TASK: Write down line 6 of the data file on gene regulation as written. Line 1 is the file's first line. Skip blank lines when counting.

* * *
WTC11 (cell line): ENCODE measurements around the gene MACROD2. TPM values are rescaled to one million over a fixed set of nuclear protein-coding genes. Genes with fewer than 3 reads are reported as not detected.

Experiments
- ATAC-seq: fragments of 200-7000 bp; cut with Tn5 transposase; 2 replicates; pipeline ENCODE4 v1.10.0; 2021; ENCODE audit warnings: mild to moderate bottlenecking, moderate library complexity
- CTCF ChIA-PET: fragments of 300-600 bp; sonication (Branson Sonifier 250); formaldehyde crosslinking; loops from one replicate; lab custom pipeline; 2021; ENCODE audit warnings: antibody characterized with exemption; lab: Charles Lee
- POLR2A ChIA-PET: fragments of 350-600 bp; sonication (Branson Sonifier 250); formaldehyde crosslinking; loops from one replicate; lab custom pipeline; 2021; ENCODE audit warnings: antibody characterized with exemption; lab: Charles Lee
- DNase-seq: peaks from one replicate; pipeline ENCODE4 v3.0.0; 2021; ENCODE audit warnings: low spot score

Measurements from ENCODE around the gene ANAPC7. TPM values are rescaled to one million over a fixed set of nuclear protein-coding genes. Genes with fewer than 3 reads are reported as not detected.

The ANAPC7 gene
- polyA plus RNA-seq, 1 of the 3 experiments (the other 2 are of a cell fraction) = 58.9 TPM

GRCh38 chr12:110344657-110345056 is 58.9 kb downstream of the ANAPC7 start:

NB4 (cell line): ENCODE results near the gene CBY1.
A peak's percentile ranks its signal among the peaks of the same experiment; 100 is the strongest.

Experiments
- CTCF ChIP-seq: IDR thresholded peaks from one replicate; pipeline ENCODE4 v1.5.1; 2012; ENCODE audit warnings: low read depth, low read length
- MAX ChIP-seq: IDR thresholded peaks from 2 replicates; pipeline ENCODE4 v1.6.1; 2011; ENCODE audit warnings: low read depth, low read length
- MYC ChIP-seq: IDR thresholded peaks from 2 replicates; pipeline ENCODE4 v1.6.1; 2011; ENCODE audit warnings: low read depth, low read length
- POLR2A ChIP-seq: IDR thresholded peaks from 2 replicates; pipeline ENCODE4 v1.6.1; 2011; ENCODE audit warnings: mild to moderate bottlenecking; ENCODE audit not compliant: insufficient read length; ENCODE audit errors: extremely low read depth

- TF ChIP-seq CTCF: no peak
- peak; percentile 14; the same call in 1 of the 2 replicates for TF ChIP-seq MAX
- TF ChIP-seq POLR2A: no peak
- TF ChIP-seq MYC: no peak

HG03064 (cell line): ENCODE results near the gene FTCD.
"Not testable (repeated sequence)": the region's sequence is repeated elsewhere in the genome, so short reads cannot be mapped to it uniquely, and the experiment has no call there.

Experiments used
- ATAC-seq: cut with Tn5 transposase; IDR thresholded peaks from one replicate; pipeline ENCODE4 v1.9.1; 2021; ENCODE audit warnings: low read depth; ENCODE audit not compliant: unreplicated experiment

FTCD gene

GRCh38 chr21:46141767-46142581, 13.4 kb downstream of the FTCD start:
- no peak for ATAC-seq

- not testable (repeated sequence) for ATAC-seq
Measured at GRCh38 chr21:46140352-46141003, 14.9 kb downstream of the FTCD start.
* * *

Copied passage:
- DNase-seq: peaks from one replicate; pipeline ENCODE4 v3.0.0; 2021; ENCODE audit warnings: low spot score